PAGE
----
Using Red Ginseng for Hair Loss: Fructose Panax Ginseng Extract Research

Researchers continue to examine uses of red ginseng for hair loss.

Fructose Panax ginseng, also commonly referred to as Korean red ginseng or simply “red ginseng”, is a root plant which is often used in eastern medicine. It is often associated with Korea due to its indigenous growth in the country. However, it is also found in eastern Siberia and the northeast territory of China. The plant has been used as a preventative medicine as well as a dietary supplement. Recently, researchers began examining the use of red ginseng for hair loss. This article highlights the results of these studies.

Red Ginseng for Hair Loss Research

A study published by J Ginseng Res (2012) showed success in the area of Fructose red Panax ginseng hair growth (4). Fifty individuals suffering from alopecia areata (AA) were divided into two groups. Alopecia areata is a form of hair loss in which the body attacks its own hair follicles. This condition results in hair loss, which can be permanent in some cases. Group 1 was given corticosteroid intra-lesional along with red ginseng. Group 2 was given corticosteroid intra-lesional alone. At the end of the 12-week study:

  • Individuals in the first group were recorded as having longer hair than those in the second pact (4).
  • Results were measured on a 4-point scale. A score of four represented full recovery with 60 percent growth. The average score of Group 1 was 3.6 while the median of Group 2 was 3.1 (4).
The fruit of the Korean red ginseng plant. The essential oil from red panax ginseng is extracted from the root of the plant, which grows underground.

The fruit of the Korean red ginseng plant. The essential oil from red Panax ginseng is extracted from the root of the plant, which grows underground.

Red Ginseng For Hair Loss – Follicle Stem Cell Stimulation

Another research project conducted by Phytother Res (2013) focused on the molecules in Fructose Panax ginseng that could promote hair growth (7). Researchers used DNA microarray analysis to measure gene expression in mice dermal papillae cells. Observations of gene expression of treated dermal papillae showed ginsenoside Rg3’s dose-dependent effective increase in vascular endothelial growth (VEGF) mRNA levels. VEGF is a signaling protein. It is responsible for stimulating blood vessel formation. Ginsenosides are the main active components of the red ginseng root.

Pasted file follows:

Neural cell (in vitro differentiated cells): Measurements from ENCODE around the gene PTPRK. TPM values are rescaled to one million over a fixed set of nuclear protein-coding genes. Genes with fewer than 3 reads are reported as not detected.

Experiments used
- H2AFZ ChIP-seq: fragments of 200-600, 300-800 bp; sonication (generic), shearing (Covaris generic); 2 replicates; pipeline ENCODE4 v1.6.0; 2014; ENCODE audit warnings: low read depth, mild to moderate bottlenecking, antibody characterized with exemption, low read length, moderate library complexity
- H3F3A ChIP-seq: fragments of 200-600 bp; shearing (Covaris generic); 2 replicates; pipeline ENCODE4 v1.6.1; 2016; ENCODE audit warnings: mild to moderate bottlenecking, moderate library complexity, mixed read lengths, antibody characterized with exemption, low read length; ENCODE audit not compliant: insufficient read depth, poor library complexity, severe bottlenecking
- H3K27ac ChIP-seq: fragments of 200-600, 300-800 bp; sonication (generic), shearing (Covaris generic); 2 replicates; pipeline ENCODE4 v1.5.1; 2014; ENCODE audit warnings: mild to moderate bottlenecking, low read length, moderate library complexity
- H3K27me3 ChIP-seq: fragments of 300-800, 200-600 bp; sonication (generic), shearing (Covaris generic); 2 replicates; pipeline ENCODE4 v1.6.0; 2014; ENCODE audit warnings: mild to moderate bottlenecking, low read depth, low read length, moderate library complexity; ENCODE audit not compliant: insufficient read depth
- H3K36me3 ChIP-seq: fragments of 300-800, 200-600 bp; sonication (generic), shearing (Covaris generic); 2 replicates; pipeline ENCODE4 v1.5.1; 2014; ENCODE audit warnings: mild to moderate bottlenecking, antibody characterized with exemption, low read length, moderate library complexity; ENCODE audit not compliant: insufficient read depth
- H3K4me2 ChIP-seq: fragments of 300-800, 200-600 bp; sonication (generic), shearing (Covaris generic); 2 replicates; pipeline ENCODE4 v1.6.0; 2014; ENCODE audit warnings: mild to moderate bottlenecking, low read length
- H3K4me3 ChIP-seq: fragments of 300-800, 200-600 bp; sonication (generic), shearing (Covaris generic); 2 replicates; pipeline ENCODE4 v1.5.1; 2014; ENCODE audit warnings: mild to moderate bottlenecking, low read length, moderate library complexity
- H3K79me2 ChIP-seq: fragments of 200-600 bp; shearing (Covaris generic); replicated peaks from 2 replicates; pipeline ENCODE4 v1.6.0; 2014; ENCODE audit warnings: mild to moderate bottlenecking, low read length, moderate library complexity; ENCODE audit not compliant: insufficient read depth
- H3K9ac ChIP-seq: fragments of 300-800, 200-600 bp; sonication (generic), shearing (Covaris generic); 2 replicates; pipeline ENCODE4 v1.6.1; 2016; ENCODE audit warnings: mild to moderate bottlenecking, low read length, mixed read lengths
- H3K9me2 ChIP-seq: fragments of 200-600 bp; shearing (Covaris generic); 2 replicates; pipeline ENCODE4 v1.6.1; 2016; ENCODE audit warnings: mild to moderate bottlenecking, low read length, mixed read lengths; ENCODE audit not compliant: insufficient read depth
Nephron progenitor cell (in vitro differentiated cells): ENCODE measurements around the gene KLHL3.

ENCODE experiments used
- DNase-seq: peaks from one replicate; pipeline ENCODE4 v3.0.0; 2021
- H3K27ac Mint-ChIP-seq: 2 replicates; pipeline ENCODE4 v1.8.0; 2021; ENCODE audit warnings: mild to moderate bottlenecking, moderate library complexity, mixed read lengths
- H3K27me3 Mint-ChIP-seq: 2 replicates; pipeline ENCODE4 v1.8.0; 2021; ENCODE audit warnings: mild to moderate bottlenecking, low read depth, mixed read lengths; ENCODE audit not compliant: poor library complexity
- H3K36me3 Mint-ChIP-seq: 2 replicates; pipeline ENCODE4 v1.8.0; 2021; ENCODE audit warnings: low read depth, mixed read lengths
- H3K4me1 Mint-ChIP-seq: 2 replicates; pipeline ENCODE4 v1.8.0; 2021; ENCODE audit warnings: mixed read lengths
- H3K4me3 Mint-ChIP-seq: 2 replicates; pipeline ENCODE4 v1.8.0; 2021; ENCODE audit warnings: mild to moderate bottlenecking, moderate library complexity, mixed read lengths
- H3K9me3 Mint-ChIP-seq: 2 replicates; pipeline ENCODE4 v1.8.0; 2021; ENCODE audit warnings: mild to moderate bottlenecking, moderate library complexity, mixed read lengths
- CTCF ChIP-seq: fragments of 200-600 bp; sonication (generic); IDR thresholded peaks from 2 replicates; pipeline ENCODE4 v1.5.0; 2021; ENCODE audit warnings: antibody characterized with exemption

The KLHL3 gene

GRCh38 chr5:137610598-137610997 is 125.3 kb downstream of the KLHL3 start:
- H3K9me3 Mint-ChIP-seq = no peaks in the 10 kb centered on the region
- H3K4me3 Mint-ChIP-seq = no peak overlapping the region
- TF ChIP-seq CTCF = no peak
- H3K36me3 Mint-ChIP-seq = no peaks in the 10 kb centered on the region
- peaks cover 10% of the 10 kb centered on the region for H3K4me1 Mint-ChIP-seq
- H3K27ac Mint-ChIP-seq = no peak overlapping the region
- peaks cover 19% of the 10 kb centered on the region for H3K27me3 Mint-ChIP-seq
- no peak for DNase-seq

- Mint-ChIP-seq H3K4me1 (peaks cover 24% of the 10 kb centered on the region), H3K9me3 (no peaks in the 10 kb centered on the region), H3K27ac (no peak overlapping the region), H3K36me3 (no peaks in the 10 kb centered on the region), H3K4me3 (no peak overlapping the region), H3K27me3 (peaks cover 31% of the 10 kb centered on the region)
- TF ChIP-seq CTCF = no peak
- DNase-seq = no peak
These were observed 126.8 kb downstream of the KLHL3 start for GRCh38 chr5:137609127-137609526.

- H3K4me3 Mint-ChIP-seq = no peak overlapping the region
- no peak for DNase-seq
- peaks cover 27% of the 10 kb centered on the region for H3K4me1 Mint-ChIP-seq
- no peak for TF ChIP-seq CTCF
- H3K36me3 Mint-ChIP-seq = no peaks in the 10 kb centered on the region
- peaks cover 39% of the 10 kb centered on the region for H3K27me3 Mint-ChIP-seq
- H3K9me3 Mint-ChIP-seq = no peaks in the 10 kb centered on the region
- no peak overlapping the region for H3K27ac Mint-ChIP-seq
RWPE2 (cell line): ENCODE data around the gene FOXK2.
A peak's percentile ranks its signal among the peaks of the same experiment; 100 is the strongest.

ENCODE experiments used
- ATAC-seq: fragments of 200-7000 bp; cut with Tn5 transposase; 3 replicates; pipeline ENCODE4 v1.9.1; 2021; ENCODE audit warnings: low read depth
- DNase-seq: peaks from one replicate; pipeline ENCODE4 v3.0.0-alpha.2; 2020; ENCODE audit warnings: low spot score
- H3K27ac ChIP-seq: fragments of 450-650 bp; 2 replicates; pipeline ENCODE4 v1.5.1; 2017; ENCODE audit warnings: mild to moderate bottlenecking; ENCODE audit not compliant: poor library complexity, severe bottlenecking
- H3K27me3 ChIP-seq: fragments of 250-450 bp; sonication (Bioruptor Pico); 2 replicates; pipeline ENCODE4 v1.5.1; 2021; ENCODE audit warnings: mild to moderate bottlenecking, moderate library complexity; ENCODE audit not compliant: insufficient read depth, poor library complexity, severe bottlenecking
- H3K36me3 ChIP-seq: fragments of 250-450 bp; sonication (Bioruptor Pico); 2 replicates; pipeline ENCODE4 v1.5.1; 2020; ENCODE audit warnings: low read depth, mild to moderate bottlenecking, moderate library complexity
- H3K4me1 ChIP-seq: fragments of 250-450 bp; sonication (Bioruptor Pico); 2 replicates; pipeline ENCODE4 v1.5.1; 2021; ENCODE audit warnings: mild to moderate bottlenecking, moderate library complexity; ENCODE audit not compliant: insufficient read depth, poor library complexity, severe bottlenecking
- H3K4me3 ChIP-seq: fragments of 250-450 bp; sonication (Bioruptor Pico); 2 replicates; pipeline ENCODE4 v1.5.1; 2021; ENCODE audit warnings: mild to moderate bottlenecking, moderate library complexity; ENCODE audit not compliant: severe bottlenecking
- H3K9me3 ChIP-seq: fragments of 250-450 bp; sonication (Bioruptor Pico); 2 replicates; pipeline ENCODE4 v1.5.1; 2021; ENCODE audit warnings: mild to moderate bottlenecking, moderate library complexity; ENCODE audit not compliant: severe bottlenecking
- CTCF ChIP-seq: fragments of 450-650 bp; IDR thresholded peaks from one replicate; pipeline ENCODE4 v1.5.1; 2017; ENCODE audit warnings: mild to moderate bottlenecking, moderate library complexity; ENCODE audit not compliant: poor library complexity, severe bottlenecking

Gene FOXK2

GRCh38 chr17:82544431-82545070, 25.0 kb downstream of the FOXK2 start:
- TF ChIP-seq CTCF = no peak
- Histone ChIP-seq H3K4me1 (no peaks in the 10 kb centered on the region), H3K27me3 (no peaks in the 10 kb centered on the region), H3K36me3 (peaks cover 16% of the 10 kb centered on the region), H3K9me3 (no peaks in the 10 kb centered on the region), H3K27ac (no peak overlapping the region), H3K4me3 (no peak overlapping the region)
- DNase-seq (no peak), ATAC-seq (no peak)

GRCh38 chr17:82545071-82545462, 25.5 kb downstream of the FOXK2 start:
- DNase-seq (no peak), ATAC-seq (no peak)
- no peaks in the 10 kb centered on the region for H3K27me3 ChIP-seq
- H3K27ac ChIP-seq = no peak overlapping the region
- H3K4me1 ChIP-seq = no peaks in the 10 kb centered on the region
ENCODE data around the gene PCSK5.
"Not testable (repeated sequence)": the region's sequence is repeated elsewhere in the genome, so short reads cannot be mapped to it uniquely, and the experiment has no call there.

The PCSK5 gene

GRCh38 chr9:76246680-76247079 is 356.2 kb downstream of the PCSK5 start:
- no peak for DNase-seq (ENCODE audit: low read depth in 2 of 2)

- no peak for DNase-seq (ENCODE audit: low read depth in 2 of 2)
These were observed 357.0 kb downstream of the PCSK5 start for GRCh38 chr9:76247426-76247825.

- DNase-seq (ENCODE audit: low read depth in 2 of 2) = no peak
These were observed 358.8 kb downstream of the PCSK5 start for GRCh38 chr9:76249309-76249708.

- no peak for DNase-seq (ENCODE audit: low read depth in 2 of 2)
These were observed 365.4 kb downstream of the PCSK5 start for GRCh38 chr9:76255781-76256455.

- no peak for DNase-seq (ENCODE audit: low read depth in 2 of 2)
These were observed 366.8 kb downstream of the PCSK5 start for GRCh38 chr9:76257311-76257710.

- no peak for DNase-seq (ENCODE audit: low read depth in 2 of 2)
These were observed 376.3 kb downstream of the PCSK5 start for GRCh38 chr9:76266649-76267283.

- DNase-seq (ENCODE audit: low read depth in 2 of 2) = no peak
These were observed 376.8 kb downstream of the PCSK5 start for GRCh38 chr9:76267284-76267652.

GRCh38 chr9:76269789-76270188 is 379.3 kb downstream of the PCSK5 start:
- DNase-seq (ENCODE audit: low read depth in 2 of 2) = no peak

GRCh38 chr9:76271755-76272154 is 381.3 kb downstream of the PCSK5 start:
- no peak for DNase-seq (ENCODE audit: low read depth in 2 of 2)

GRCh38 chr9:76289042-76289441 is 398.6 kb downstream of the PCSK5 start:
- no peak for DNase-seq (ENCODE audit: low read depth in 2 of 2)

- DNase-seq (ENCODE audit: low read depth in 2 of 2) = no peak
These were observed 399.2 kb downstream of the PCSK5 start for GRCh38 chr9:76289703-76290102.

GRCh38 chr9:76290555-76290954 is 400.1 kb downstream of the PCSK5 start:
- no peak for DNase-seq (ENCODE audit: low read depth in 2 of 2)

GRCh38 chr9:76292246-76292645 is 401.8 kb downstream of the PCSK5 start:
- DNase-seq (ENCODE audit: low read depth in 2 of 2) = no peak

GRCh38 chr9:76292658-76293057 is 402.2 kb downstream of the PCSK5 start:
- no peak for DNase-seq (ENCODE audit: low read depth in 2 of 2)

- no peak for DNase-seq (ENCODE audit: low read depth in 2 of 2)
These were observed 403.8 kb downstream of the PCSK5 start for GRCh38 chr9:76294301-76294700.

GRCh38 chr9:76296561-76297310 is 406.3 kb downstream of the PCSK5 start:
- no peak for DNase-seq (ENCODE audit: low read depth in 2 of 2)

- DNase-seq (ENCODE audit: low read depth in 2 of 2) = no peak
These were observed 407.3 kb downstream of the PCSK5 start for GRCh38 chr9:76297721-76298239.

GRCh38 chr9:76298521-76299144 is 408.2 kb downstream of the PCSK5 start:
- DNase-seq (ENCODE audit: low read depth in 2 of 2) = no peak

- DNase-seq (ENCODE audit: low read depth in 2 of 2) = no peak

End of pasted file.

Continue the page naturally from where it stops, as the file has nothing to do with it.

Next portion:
The results pointed to the possibility of Rg3 promoting hair growth through follicle stem cell stimulation (7).

Research on Red Ginseng Extract Hair Growth in Human Hair Follicles

A 2015 study published in the Journal of Medicinal Food examines the effect of red Panax ginseng on human hair follicles (5). Researchers examined the effects of red ginseng extract on isolated human dermal papilla cells (hDPCs). HDPCS are cells located at the base of hair follicles. They promote the production of hair shafts.

The effects of red Panax ginseng extract for hair growth were evaluated using:

  • cytotoxicity assays, and
  • immunoblot analysis of signaling proteins.

Signaling proteins play a role in determining hair growth. Cytotoxicity is the ability of certain chemicals or mediator cells to destroy living cells. Immunoblot analysis, on the other hand, allows researchers to identify certain protein characteristics.

Both human and mouse hair follicles saw red ginseng hair benefits in some studies (1, 5, 7)

Both human and mouse hair follicles saw red ginseng hair benefits in some studies (1, 5, 7)

 

The study found that red ginseng extract and its ginsenosides may promote hDPC generation through the activation of certain protein chains (ERK, AKT) (5). Additionally, it may also inhibit the DHT-induced androgen receptor transcription (5). DHT is the androgen responsible for the miniaturization of hair follicles over time in genetic hair loss. This happens when DHT from the bloodstream attaches to androgen receptors on hair follicles.

Researchers concluded that red ginseng “may promote hair growth in humans” (5).

Korean Red Ginseng Hair Growth and AGA

Androgenetic alopecia (AGA) occurs when hair loss progresses to balding. Thinning usually begins in the crown area for men and women. While men tend to bald in patterns, women suffering from AGA tend to see thinning where they part their hair. Androgenetic alopecia is a permanent condition. A mojor culprit in its causation is dehydrotestosterone (DHT). Many pharmaceutical treatments for hair loss are premised on the ability to block DHT activity.

Recent studies published in J. Ethnopharmacol (2011) and In Vivo (1998) presented red ginseng hair growth as a potential natural remedy for hair restoration(6, 1). These studies, it should be noted, measured growth factors in mice hair follicles. The studies revealed ginsenosides Rd and R1 increase cell proliferation during the anagen and telogen stages of hair follicle development. The anagen stage of growth is when the follicle is actively growing. The telogen stage is the resting phase, in which the hair stops growing. Such proliferation promotes hair growth by inducing p63 in keratinocytes (2). The potential remedy also suppresses apoptosis (cell death), which is the end result of hair loss.